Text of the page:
3.

4. 5.

6. 7.

8.

9.

10.

11.

12.

CONCLUSION Evidence from this descriptive clinical study confirms and extends previous data, suggesting that combined hCG and recombinant FSH treatment in adolescent and young adult males with HH results in normal linear growth and testis growth, and may hasten spermatogenesis over a time-span similar to that of normal puberty. Use of hCG alone can also induce spermatogenesis but appears to be less efficient. Further studies are now required to address whether early introduction of gonadotropins is responsible for this effect or whether standard protocols of prolonged exogenous testosterone treatment may have an adverse effect on future spermatogenic potential. We suggest that early induction of spermatogenesis may reduce the time required for appearance of sperm and for future conception, and may reduce the need for prolonged cycles of gonadotropin treatment in adult life.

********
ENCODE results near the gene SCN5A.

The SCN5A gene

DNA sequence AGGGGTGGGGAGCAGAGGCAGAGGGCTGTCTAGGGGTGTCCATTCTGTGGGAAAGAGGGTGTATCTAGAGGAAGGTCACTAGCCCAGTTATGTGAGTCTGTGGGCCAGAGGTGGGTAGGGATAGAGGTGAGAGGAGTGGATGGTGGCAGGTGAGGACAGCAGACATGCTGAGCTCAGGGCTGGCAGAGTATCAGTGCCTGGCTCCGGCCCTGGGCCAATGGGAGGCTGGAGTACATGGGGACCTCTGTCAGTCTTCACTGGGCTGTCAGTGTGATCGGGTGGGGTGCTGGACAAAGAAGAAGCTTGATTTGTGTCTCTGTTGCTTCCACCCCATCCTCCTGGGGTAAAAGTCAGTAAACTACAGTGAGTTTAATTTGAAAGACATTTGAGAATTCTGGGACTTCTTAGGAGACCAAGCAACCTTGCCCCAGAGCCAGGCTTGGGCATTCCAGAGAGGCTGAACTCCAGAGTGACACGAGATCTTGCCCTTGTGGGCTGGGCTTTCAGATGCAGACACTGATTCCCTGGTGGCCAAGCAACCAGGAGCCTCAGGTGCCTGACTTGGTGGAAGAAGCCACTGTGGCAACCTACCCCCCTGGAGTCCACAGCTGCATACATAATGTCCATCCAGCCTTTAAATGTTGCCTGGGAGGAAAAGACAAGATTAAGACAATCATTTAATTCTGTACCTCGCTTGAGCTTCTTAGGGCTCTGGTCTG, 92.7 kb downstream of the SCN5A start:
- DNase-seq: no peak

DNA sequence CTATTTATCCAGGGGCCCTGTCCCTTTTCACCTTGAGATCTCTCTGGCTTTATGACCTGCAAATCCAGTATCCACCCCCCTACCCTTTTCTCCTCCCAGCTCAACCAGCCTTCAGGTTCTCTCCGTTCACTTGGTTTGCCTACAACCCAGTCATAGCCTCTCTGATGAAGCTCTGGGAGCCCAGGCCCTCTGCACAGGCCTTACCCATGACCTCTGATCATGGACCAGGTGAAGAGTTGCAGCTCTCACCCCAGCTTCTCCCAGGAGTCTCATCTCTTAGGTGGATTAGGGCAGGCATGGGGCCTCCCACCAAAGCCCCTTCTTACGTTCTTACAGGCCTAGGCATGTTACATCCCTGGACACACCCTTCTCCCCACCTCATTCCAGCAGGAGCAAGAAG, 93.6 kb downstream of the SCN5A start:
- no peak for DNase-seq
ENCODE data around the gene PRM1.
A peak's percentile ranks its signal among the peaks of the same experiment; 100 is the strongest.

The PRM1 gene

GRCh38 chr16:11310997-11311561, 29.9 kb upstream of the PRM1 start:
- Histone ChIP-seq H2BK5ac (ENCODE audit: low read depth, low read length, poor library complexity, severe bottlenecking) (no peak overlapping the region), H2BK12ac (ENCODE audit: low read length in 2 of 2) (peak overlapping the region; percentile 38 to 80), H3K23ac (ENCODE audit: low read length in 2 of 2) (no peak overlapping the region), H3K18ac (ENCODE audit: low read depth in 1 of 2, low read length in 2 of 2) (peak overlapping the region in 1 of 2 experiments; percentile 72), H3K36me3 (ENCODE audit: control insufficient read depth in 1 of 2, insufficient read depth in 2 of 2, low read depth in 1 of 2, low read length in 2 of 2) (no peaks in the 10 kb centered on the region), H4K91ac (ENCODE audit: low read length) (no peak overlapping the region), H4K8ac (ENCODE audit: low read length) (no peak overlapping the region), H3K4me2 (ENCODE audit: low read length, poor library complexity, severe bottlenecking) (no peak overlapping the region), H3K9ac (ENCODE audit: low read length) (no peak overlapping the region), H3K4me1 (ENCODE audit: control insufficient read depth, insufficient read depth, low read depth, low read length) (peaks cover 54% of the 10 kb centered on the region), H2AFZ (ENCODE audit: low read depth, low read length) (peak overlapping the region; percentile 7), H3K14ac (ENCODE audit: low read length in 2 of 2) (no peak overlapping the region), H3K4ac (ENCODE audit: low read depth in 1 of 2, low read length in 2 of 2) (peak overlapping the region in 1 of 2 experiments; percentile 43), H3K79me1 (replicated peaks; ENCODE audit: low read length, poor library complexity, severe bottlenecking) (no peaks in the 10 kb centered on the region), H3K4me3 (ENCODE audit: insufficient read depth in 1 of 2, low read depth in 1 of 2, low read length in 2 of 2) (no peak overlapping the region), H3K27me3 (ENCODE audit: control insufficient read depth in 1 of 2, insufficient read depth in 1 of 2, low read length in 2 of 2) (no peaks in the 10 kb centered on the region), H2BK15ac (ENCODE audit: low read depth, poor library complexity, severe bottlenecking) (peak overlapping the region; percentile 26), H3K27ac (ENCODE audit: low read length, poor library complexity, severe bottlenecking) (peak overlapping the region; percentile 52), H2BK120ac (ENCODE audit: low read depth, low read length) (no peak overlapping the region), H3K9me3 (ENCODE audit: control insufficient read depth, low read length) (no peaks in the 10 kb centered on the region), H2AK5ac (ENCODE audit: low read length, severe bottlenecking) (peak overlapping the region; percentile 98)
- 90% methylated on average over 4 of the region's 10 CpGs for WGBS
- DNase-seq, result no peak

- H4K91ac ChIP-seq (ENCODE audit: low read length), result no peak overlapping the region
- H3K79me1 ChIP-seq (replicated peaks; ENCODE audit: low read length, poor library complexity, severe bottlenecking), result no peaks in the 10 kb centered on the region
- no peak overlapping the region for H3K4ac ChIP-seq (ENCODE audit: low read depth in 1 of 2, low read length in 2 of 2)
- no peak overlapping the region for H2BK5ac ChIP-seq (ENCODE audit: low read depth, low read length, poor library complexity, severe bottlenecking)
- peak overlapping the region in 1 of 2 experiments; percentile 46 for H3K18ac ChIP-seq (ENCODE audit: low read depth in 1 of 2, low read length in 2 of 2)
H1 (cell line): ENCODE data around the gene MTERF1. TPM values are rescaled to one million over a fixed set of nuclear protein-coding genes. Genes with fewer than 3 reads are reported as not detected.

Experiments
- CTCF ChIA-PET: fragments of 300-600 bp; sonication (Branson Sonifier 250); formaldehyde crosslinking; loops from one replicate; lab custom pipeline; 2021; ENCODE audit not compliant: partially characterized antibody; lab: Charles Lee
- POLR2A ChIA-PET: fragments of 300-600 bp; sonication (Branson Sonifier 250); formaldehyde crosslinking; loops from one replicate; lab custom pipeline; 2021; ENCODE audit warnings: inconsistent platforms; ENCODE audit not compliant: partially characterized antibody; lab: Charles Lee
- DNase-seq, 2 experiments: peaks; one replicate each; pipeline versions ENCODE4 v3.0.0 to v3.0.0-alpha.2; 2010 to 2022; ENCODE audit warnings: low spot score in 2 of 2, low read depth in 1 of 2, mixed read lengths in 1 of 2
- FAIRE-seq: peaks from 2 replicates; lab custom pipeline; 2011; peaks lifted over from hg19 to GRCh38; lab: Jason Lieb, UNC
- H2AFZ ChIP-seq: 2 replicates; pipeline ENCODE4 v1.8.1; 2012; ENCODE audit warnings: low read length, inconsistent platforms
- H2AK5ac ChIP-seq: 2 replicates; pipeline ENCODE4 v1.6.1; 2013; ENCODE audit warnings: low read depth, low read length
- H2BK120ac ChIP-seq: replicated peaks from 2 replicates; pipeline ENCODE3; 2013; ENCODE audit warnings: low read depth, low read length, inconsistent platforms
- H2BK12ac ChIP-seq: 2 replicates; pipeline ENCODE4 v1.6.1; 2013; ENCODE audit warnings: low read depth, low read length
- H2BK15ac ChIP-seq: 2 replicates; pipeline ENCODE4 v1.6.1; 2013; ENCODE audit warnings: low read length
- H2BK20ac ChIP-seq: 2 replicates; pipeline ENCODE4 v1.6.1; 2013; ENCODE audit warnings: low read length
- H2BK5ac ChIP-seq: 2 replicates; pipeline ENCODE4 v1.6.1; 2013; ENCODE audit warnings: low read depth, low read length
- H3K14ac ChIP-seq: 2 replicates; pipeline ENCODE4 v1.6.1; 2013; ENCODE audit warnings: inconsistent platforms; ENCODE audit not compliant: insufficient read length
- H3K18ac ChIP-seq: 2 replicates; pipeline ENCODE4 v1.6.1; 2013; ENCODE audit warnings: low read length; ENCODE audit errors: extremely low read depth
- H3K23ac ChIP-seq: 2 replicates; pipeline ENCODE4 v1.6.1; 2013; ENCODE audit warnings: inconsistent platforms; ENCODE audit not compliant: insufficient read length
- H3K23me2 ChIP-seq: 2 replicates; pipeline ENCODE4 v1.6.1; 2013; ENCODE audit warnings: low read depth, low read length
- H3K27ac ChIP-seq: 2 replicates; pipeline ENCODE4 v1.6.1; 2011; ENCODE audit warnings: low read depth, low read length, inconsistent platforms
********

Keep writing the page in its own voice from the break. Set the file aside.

13.

14.

15.

16. 17. 18.

19.

Acknowledgment: The authors thank Professor David Handelsman for expert advice and guidance in the analysis and presentation of data described in this manuscript.

20.